“Hey,” Niles said.
“Hey, I didn’t see your parents’ car in the driveway. How long will they be gone,” Joseph asked.
“They just left about five minutes after I called you. I think they won’t be back for at least a couple of hours. Jared’s here, though. They decided not to take him with them at the last minute.”
“Oh, I see. Well, maybe I’ll see you another time then,” Joseph said.
“Like hell. We had plans for two weeks. I’m not going to let that little shit mess up our plans. Besides he’s sleep, which is why they left him here in the first place,” Niles said.
Jared continued to listen and wondered why it was so important for Niles and Joseph to be alone together. Most of the time, guys preferred to hang around in groups, although boys Niles age did tend to go on dates with girls. Jared frowned at the thought of being alone with a girl, yuck!
Jared stood by the basement door listening as music started to play. It wasn’t the type of music you could dance to—like on Soul Train or American Bandstand—it was slow music like his parents played in their bedroom when they thought he was asleep and they weren’t arguing. Their father had spared no expense in furnishing the second den with the best stereo equipment and largest TV set he could afford.
The stairs leading to the basement were a bit trickier to get down without making noise. But, thanks to the music playing Jared was able to slowly creep down. He saw the bedroom door was shut and quietly tip-toed up to it. Jared stooped down to peer into the keyhole. He couldn’t see anything although he heard movement. It sounded to him like they were wrestling. He remembered when his mother had gotten after him and a friend for rough-housing and figured that Niles and Joseph were doing the same.
Jared became bored with listening, so he turned to go back upstairs when he tripped on the stairs. He heard the music stop and he knew he wouldn’t have time to make it back upstairs before Niles came out to see what had made the noise. So he stood at the foot of the stairs and waited. Niles came out of the room and stopped short when he saw Jared. His afro was dented, his shirt was un-tucked and his zipper was undone.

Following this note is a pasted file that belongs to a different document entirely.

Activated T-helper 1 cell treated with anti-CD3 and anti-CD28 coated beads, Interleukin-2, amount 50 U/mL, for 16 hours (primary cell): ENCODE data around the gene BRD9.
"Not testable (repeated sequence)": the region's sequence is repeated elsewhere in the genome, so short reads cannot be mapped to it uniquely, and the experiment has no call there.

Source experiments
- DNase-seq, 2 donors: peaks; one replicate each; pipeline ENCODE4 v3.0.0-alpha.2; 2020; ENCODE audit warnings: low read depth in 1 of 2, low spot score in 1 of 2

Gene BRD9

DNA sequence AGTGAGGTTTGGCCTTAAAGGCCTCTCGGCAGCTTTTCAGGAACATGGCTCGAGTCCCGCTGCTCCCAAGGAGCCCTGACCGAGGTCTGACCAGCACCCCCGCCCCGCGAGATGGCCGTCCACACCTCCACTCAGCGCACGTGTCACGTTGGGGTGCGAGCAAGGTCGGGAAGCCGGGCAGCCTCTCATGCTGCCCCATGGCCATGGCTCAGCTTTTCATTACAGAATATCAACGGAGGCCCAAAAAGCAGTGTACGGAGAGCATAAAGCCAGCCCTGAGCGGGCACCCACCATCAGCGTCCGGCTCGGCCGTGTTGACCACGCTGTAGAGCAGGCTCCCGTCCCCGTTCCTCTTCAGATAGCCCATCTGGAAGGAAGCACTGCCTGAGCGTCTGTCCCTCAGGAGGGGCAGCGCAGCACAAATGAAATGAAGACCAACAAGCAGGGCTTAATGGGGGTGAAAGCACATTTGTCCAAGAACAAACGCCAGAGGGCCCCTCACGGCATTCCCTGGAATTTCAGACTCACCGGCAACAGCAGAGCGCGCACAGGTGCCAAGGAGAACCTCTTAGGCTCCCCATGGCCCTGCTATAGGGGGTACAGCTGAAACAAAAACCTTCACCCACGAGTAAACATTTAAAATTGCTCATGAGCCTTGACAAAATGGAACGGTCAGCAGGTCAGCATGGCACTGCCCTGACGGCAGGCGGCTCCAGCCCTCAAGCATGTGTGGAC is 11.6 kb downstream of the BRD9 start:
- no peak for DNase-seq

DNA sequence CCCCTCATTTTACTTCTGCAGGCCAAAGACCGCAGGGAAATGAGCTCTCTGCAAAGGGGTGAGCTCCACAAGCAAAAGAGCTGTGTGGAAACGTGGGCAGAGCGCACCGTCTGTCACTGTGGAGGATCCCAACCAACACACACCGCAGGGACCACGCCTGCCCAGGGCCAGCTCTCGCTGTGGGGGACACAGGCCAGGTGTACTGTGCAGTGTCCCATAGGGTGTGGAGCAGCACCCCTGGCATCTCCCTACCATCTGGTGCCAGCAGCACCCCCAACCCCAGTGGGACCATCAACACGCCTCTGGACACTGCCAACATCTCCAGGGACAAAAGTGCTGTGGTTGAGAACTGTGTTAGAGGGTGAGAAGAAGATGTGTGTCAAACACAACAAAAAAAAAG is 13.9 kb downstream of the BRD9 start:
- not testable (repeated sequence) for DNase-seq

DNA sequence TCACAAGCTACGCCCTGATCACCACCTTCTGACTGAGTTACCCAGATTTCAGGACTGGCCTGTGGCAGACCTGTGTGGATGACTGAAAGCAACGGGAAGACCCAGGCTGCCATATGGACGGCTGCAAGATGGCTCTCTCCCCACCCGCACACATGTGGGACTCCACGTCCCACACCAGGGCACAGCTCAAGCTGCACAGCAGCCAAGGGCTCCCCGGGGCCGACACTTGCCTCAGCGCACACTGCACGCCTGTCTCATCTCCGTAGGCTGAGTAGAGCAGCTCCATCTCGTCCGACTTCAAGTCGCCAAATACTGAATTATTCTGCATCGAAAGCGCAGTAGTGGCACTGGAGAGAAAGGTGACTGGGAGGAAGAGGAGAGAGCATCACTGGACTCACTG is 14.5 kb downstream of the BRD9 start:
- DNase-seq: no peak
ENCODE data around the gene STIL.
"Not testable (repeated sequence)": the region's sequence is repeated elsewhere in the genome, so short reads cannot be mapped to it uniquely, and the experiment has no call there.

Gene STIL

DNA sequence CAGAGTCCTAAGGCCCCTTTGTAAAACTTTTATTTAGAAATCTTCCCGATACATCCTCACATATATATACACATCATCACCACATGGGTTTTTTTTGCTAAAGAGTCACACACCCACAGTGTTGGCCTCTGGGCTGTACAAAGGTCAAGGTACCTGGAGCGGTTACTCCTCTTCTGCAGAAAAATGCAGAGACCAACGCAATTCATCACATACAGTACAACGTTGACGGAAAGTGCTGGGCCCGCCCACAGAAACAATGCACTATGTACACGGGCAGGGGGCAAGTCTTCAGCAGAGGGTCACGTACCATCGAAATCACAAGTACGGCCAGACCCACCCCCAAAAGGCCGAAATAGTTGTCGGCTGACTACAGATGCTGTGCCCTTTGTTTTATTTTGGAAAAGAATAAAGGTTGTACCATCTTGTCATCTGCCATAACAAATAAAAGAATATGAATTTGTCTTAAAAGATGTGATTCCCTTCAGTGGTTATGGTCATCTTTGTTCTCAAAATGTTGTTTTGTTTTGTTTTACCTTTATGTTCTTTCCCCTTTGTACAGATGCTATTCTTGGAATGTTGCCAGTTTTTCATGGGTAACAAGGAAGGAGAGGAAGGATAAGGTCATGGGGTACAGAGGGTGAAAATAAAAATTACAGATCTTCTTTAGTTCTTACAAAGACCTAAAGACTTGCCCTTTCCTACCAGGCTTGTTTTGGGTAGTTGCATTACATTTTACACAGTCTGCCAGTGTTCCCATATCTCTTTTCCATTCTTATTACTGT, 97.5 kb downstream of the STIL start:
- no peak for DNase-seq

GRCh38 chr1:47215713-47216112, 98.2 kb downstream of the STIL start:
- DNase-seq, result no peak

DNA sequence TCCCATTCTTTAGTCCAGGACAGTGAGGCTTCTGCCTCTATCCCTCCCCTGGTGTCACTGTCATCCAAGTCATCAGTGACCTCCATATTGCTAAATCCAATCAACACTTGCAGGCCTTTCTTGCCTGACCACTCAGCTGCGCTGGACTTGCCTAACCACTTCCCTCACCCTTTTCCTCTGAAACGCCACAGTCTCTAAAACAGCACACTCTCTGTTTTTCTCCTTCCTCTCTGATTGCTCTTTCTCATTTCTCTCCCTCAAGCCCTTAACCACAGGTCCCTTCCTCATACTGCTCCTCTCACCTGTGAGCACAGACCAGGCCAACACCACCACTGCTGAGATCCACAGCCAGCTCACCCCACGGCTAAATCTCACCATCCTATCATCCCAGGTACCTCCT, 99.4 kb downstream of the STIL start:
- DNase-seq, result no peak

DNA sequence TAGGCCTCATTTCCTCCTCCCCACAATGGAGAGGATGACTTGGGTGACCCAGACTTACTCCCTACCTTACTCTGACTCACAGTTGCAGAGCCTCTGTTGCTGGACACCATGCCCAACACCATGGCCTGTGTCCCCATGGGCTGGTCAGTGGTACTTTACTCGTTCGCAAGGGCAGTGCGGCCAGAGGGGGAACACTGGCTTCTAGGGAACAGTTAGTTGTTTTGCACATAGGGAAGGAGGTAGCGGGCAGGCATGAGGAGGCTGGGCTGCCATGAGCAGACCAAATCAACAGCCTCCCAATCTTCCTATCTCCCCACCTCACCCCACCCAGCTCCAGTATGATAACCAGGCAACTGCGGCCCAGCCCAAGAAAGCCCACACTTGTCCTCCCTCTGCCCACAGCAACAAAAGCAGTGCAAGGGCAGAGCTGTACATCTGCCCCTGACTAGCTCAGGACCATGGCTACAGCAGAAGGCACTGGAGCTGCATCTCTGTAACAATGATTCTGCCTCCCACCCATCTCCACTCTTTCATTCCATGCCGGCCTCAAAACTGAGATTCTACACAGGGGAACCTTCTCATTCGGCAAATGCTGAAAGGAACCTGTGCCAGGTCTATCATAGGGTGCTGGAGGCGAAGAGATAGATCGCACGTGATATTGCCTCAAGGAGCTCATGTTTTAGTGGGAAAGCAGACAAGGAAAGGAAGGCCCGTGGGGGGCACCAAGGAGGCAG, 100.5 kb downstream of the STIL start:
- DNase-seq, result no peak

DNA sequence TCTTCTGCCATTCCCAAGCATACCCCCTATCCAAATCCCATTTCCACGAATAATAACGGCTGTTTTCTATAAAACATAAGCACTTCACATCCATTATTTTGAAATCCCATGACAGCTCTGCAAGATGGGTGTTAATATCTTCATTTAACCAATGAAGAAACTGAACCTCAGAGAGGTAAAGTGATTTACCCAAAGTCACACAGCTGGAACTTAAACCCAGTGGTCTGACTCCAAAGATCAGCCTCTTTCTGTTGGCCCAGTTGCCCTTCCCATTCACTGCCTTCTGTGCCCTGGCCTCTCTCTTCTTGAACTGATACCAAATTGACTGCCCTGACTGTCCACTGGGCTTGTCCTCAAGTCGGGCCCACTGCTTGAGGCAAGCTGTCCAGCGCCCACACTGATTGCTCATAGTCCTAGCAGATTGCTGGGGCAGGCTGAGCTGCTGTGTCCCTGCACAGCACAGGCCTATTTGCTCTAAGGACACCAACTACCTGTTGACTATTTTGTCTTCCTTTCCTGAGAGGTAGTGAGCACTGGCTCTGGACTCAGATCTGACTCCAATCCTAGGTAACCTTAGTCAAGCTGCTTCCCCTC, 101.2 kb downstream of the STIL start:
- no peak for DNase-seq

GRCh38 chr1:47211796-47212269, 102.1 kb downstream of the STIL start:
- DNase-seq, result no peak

“What are you doing down here?” Niles demanded.
“I heard someone come in the house. What are you doing down here?” Jared asked.
“Nothing, just listening to some music is all. You should go back upstairs now.”
“Who’s in there?” Jared asked. Niles looked like he did when he stayed out too late and got caught by their parents.
“No one.”
“Uh-uh, I saw you in there with Joseph. You know you aren’t supposed to have company when Mommy and Daddy aren’t home. I’m telling,” Jared said, as he started up the stairs.
Niles ran to him and grabbed his arm.
“Wait,” Niles said. “Joseph thought that Mom and Dad were here when he came by and I told him they were gone so he left.”
Jared smirked at Niles and shook his head.
“Let go of me,” Jared yelled. “I heard you and Joseph in there wrestling around.”
Niles let go of Jared’s arm and stared at him with his mouth open.
“What else did you hear,” Niles asked. The bedroom door opened and Jared saw Joseph come out.
“Hey, little guy,” Joseph said. He walked slowly towards where Niles and Jared were standing. Joseph smiled at Jared as he always did. Jared noticed that his clothes were in place unlike Niles. Apparently, Joseph was stronger than he looked, Jared thought.
“Hi,” Jared said. He felt a little uneasy with Joseph after this incident but, wondered how important it was to Niles that their parents didn’t find out.
“It’s okay, I was just leaving. No reason to not be mellow.”
Jared looked at him and smiled. “Okay, see you later Joseph.”
Joseph rubbed Jared on the head and walked past him, up the stairs and out the side door. Jared looked at Niles.
“I’m going to my room,” Jared said.
“Okay, I’ll be up in a minute,” Niles said.

A few hours later, Niles was sitting in the living room watching television when Jared came downstairs dressed in a t-shirt, his denim overalls and sneakers. He stood in front of the set and stared at Niles.
“I want a chocolate malt please,” Jared said.
“Okay, when Mom and Dad get home, ask them.”
“No, I want it now,” Jared said.
“Well, I’m not going to get it for you; we’re not supposed to leave the house.”
“You weren’t supposed to have company either. Mommy and Daddy might not like it if they found out,” Jared said.
“You wouldn’t say anything would you Jared?”
“One chocolate malt please or else,” Jared said.
Niles glared at him. He got up from the sofa and nudged Jared out of the way before turning off the set.